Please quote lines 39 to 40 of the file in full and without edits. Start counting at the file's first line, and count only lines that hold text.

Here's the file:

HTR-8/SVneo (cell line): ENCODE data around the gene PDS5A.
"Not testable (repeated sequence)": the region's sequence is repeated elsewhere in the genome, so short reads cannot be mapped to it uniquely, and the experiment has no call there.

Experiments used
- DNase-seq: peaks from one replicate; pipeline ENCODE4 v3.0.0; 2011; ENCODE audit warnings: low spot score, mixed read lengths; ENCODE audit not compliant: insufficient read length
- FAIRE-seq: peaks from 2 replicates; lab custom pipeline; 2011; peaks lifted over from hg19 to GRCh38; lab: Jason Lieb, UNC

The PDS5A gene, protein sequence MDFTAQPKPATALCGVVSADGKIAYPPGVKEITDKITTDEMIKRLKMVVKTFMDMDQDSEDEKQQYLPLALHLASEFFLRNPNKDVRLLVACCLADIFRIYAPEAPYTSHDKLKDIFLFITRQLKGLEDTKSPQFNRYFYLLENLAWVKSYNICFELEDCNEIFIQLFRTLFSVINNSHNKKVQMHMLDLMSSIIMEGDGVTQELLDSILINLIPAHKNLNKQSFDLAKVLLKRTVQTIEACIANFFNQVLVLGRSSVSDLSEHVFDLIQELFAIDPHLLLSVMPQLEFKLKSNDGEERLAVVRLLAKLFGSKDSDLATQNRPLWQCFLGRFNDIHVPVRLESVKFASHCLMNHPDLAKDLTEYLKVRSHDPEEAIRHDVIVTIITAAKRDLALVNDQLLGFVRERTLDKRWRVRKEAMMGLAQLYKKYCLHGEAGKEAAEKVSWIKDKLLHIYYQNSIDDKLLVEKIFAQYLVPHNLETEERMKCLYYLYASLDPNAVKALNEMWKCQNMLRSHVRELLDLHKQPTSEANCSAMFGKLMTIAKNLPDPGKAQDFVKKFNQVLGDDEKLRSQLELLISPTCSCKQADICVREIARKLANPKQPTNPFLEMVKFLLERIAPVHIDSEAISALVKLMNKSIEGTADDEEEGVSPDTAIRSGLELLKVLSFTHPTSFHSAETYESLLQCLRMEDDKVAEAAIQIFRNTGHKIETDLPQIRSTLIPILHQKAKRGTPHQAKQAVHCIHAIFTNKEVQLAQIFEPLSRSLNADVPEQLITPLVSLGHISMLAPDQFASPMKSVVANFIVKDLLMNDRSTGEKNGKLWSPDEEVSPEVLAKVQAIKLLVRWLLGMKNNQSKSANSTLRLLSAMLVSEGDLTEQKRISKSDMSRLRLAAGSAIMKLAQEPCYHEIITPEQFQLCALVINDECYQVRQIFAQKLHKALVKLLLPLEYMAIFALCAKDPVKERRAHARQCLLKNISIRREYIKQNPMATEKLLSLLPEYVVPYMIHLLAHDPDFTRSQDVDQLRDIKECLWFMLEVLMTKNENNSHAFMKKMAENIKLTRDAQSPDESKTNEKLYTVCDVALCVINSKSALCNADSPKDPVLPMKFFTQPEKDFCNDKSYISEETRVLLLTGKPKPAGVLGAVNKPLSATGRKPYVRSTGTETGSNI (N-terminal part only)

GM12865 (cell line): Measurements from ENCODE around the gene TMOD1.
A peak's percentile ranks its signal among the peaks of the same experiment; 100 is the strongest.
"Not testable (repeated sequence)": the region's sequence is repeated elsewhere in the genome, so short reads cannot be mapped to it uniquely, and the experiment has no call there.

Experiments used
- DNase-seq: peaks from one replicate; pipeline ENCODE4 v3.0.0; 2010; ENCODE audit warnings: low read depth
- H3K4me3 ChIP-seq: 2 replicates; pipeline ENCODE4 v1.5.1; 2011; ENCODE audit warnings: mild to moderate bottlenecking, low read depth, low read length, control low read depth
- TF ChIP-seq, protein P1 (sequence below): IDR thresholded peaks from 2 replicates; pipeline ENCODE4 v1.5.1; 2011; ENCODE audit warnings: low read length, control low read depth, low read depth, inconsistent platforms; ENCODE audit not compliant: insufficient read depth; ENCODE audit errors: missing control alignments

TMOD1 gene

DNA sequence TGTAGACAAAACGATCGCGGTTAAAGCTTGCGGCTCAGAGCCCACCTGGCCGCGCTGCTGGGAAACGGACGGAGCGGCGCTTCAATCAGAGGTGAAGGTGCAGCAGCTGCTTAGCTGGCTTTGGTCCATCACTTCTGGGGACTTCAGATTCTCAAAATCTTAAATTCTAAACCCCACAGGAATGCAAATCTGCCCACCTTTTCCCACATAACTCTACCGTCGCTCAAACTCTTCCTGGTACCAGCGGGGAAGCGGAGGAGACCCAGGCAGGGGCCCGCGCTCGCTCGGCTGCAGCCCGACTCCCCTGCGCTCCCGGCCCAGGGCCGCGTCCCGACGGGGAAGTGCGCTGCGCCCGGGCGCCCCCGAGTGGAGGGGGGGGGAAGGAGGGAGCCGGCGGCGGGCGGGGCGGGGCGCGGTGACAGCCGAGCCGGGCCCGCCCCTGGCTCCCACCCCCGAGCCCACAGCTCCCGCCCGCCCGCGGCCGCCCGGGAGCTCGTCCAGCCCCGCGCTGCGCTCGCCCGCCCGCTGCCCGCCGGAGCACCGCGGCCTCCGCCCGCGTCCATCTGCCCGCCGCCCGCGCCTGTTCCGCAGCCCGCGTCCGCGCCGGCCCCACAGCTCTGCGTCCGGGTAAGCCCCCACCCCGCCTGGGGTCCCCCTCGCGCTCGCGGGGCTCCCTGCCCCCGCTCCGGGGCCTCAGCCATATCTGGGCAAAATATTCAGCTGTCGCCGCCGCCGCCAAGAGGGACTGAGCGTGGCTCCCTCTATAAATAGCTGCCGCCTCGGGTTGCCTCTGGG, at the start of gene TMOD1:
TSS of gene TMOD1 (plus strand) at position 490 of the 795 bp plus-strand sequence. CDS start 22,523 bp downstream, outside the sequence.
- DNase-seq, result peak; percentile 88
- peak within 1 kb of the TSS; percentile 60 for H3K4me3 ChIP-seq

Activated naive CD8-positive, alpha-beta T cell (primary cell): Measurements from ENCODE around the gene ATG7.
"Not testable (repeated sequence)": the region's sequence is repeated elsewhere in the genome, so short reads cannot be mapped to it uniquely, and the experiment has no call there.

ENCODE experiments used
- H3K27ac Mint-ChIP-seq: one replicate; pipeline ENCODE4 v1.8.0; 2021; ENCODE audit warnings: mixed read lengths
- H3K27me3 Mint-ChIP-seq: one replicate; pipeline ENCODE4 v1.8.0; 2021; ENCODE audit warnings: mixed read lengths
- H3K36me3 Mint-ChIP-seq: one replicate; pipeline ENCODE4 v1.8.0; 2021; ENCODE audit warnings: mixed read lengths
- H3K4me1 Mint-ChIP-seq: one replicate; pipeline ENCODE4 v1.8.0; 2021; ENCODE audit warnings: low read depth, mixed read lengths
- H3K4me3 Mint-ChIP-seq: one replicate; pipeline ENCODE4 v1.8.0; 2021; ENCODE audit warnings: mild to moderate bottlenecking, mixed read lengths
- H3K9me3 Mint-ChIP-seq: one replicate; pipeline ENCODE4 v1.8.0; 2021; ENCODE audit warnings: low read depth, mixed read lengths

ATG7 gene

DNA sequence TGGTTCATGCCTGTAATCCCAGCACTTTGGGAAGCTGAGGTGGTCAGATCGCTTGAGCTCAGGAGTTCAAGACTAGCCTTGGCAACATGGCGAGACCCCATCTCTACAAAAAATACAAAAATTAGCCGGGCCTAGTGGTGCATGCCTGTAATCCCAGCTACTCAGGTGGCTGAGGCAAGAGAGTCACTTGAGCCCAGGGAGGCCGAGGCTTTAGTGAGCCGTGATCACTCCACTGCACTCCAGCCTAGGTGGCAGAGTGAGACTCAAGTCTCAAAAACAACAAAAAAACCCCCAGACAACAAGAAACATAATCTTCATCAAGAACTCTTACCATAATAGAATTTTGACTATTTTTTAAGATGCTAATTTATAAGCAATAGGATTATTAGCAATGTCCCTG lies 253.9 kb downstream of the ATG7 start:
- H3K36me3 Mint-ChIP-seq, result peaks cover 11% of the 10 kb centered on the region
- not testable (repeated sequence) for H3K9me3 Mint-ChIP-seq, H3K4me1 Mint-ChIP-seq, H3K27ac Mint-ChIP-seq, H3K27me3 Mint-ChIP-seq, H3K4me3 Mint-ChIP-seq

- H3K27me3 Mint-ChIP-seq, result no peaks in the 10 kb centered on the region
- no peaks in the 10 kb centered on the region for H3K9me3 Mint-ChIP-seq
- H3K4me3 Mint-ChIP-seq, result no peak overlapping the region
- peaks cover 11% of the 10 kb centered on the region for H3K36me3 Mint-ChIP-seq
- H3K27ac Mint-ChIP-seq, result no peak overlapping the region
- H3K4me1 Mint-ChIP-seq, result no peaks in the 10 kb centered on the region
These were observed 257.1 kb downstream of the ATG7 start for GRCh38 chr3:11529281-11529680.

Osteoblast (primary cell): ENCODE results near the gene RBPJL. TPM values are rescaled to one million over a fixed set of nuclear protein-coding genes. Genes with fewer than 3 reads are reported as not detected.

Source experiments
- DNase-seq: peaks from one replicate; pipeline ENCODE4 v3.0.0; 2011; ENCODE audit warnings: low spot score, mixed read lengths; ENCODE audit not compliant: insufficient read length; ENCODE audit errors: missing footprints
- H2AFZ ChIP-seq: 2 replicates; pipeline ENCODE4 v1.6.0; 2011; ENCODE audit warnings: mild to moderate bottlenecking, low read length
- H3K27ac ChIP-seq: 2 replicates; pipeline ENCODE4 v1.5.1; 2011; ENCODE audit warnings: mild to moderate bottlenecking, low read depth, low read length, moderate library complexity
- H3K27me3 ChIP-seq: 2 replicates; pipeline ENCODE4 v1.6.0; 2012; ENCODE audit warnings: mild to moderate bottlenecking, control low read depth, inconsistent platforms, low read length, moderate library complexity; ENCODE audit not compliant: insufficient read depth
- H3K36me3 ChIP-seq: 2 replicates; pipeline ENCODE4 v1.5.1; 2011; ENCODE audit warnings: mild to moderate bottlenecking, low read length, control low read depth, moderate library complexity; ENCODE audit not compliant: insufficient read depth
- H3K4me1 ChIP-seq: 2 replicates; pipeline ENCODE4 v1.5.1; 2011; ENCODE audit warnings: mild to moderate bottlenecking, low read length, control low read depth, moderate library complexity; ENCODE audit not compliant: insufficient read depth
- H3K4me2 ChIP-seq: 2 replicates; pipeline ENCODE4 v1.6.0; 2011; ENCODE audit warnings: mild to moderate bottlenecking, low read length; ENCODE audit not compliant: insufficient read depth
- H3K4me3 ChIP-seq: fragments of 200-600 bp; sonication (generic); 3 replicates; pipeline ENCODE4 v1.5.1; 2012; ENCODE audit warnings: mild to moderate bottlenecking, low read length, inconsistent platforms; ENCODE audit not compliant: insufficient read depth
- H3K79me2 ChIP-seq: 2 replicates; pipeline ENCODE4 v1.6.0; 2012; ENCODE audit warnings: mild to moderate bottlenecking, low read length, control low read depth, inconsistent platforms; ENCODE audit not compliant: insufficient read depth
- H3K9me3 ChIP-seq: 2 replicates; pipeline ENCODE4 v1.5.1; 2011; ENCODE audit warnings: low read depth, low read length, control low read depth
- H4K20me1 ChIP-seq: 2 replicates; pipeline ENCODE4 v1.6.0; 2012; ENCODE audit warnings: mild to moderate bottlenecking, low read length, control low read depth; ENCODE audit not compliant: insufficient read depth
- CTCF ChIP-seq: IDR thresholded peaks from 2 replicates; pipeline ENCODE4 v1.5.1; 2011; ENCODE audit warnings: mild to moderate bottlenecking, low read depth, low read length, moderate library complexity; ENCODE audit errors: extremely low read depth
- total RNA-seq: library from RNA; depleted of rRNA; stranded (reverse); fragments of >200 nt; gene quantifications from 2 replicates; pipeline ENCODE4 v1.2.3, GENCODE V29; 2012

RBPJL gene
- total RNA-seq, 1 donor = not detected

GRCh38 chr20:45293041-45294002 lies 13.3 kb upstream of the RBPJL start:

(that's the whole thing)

Osteoblast (primary cell): ENCODE results near the gene RBPJL. TPM values are rescaled to one million over a fixed set of nuclear protein-coding genes. Genes with fewer than 3 reads are reported as not detected.

Source experiments